Wallace Stegner, one of the great writers and teachers of writing of the second half of the last century, had this to say about the experience of having one’s writing published:
The man who publishes a book is a man with a sending set but no receiver, broadcasting messages into space without ever knowing whether they have reached any ears. He writes his name and corks it into a bottle that he sets afloat on the ocean in the hope that some pen pal, somewhere, on whatever unpredictable coast, will find it. He drops his feather into the Grand Canyon and stands expectantly, waiting for the crash.*
I recently had a miniature version of this experience when my novel was published by a small independent press. Though not strictly autobiographical, it’s deeply personal (what fiction writing isn’t, one might ask), and to have it out in even the tiny portion of the world that its modest print run might reach was unnerving. Or, as described by a more accomplished novelist friend when I brought this up to her, “Oh, you mean like taking your clothes off in public.” Yep, pretty much like that. To which I’d only add: like taking your clothes off in public to a deafening silence.
Actually, the feather I dropped into the Grand Canyon, the small bottle I set afloat on the ocean, did get some direct responses. There was the blunt, immensely generous phone call from an in-law, telling me that she was a very smart woman (which I already knew), and this was a very good book (which I didn’t). There was the member of a book club who read a passage from the novel with tears in her eyes, and then clasped it to her breast. (Nothing more a writer could hope for than that.) There was the neighbor who told me, in just so many words, that the ending was good, but the beginning was bad (which I’d take over the reverse any day). There were some compliments from the guy who’s narrating the audiobook (out next month, I hasten to add), which I took to be sincere since he already had the job.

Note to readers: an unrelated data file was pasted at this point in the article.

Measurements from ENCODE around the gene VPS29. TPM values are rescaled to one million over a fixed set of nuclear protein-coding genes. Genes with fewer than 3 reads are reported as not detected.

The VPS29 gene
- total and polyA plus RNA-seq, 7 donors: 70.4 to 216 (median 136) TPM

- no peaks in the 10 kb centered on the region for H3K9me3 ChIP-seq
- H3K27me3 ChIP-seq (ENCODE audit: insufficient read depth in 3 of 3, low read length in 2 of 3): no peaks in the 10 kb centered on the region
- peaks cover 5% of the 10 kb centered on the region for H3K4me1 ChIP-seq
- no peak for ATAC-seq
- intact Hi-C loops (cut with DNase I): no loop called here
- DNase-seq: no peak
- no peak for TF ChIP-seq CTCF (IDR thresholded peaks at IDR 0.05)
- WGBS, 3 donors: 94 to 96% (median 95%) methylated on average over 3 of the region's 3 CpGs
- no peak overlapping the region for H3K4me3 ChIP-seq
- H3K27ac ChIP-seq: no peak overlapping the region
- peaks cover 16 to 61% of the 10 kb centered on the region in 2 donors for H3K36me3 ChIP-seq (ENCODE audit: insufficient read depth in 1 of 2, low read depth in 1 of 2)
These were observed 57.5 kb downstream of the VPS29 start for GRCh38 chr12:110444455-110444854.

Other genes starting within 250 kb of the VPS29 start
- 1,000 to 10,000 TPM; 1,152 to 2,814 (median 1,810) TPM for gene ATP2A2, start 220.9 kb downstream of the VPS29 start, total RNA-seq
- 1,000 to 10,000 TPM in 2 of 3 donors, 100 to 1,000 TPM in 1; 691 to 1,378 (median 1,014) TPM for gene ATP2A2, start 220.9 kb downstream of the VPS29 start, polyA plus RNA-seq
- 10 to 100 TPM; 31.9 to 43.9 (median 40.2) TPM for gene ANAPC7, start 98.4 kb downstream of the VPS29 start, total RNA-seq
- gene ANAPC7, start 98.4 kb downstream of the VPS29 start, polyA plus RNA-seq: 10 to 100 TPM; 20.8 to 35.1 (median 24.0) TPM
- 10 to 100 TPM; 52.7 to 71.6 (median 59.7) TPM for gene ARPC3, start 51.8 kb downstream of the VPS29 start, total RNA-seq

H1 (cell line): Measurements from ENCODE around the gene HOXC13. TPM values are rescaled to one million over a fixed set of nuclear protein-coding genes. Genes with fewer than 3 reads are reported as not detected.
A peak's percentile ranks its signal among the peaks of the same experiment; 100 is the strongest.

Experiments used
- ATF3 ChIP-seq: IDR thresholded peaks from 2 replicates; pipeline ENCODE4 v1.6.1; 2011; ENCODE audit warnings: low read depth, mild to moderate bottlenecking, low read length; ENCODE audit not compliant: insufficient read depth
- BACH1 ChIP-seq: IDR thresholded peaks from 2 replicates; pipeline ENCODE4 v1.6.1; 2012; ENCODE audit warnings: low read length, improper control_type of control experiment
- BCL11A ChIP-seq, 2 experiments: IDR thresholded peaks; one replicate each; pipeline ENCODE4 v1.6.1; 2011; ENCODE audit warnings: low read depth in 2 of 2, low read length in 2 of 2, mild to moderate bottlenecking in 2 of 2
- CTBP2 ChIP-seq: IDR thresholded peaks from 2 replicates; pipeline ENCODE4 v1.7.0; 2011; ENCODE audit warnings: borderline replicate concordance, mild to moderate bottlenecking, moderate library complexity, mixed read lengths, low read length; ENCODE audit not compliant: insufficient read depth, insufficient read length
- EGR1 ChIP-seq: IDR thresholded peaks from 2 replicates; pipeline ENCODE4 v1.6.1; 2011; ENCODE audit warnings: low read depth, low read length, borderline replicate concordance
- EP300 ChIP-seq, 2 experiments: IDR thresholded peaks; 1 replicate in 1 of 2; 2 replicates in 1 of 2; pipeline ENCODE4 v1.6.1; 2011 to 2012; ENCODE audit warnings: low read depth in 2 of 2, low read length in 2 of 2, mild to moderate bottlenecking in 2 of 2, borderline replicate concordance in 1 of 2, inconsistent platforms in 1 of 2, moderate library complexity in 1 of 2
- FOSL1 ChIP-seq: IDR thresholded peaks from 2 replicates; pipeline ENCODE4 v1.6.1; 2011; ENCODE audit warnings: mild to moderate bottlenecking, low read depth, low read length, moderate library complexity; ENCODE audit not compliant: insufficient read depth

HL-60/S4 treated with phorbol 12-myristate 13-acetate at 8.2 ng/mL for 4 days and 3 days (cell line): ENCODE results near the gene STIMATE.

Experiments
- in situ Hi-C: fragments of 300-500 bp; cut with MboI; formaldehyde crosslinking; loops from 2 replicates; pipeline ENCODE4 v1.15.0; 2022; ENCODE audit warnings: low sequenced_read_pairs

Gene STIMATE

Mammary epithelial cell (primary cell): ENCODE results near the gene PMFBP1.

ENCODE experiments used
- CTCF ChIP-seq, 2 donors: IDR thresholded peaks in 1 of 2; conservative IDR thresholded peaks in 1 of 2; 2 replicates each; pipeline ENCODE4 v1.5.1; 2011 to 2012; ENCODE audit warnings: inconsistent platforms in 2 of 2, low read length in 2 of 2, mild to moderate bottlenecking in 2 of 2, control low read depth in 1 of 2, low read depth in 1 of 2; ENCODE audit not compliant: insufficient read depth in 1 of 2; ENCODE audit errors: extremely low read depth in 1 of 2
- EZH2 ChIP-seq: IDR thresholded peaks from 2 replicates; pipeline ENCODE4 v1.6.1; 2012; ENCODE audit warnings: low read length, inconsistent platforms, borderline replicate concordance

But mostly there was silence.
The good thing about silence is that you can interpret it any way you want. You can adopt Stegner’s stance of philosophical acceptance that reading — particularly reading fiction — is an inherently private act, and that silence is the natural response to something so intimate. “The natural audience of the novelist is not a crowd,” he said, “but single individuals in armchairs, and they are absolutely faceless.”* You can assume, correctly, that people have a lot more going on in their lives than would allow them to read your book as soon as it appears, and it may take them a few months — or forever— to get around to it. You can think that silence is a form of respectful deference. You can even choose to believe that your book had such an impact that your readers are at a loss for words.
On the other hand, you can assume that your readers are so embarrassed for you that the less said, the better. Or conclude that they’re following their mothers’ advice that if one can’t say anything nice, one shouldn’t say anything at all. Or that they were so bored by the first ten pages that they put the thing aside, to be revisited, oh, next decade sometime. Or that there just weren’t that many readers, period.